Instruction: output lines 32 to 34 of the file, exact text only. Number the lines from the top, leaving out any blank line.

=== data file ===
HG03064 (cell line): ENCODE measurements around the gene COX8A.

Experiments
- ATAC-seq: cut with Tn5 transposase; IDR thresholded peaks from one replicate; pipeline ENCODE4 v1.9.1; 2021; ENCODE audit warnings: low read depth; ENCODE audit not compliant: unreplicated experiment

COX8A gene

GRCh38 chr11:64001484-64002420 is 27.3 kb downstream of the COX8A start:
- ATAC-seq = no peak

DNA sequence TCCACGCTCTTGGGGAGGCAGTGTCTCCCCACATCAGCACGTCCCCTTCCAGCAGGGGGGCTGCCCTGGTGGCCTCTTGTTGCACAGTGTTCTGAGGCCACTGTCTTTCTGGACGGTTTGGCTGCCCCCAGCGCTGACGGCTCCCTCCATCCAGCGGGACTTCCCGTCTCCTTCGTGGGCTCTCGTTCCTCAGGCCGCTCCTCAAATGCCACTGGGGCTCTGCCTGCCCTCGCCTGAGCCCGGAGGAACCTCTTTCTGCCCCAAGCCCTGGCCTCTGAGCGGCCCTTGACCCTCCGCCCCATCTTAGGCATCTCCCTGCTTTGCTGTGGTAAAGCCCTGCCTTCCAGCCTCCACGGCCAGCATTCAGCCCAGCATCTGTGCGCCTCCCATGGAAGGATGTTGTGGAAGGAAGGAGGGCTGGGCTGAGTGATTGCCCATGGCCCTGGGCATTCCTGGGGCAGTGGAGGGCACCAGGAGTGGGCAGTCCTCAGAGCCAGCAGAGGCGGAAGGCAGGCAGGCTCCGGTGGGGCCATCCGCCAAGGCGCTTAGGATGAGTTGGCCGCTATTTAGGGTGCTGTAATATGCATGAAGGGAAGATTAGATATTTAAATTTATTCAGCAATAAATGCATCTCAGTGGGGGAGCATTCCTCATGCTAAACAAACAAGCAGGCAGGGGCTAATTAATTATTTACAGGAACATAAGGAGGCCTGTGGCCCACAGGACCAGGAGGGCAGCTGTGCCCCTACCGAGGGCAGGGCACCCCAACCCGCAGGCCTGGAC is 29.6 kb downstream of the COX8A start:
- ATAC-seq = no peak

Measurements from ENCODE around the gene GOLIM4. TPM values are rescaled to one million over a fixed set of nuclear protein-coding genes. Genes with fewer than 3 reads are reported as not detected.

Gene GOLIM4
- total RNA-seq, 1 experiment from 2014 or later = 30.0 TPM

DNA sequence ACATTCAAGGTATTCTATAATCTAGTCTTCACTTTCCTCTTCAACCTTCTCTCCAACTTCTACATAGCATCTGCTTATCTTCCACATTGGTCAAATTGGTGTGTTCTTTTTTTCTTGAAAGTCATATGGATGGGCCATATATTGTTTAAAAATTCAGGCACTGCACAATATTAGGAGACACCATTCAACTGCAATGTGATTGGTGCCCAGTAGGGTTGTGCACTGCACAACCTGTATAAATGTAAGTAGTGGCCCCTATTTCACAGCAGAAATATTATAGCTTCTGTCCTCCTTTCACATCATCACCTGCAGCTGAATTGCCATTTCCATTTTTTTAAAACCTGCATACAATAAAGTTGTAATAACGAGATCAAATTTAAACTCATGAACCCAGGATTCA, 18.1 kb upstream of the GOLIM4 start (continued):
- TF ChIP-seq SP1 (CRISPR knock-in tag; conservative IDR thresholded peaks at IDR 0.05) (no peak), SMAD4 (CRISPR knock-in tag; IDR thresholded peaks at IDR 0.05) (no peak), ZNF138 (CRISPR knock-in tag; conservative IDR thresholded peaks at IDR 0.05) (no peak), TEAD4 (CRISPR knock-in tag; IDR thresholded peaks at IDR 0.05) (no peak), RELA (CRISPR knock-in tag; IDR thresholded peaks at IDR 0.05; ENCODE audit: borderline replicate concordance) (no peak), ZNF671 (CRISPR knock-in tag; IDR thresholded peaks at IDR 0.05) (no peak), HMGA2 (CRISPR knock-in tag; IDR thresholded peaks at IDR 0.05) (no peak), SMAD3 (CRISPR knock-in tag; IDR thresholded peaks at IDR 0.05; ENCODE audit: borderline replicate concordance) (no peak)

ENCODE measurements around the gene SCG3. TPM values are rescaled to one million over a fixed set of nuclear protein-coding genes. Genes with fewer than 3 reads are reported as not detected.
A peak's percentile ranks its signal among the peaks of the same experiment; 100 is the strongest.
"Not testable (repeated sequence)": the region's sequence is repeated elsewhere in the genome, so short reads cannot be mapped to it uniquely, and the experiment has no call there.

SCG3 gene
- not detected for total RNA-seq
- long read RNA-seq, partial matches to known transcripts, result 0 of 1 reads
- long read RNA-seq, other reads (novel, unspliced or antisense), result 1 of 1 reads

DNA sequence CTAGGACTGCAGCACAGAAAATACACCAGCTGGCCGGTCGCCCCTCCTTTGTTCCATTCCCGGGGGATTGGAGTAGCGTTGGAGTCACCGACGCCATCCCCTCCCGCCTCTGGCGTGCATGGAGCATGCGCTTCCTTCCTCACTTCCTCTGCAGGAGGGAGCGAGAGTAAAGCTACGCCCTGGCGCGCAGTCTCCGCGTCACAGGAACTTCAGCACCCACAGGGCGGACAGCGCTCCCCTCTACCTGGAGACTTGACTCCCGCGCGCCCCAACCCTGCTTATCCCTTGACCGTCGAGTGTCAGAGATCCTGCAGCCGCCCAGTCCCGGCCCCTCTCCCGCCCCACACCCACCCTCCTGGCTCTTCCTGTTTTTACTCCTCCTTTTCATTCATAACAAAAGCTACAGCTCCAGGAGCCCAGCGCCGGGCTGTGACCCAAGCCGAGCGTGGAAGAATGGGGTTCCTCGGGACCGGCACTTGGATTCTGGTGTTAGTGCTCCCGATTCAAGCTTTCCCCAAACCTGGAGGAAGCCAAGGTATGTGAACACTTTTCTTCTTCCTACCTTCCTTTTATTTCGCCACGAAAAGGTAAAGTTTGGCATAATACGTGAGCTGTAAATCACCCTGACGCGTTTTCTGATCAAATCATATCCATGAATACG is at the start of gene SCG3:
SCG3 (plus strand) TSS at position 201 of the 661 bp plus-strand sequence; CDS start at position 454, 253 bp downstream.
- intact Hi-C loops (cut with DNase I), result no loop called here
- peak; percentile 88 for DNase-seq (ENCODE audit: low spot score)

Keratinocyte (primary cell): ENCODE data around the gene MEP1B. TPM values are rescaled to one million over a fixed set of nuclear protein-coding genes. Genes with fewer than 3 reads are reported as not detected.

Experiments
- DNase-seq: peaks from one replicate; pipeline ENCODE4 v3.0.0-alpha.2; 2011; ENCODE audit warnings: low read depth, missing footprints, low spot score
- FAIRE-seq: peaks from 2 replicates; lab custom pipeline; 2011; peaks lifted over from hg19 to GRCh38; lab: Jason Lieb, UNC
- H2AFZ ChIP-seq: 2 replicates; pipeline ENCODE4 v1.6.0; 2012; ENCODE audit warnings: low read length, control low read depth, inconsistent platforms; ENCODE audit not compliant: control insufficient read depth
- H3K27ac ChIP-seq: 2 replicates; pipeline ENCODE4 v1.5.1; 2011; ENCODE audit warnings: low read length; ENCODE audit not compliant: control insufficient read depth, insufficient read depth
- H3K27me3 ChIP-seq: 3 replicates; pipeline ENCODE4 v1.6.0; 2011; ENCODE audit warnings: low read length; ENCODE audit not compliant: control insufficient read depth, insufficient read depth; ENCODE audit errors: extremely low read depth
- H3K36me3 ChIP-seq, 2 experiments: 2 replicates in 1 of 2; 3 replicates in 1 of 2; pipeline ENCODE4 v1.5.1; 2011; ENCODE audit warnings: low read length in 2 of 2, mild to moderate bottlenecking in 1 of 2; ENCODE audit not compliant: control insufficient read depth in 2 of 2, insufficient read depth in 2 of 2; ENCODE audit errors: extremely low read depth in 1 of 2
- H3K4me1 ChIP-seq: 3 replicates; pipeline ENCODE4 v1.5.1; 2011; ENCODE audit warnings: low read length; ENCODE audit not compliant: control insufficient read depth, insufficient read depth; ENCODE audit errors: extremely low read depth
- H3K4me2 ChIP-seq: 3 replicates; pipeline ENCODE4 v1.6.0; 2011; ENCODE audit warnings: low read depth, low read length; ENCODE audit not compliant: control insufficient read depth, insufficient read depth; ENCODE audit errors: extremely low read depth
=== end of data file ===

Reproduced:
- H3K36me3 ChIP-seq, 2 experiments: 2 replicates in 1 of 2; 3 replicates in 1 of 2; pipeline ENCODE4 v1.5.1; 2011; ENCODE audit warnings: low read length in 2 of 2, mild to moderate bottlenecking in 1 of 2; ENCODE audit not compliant: control insufficient read depth in 2 of 2, insufficient read depth in 2 of 2; ENCODE audit errors: extremely low read depth in 1 of 2
- H3K4me1 ChIP-seq: 3 replicates; pipeline ENCODE4 v1.5.1; 2011; ENCODE audit warnings: low read length; ENCODE audit not compliant: control insufficient read depth, insufficient read depth; ENCODE audit errors: extremely low read depth
- H3K4me2 ChIP-seq: 3 replicates; pipeline ENCODE4 v1.6.0; 2011; ENCODE audit warnings: low read depth, low read length; ENCODE audit not compliant: control insufficient read depth, insufficient read depth; ENCODE audit errors: extremely low read depth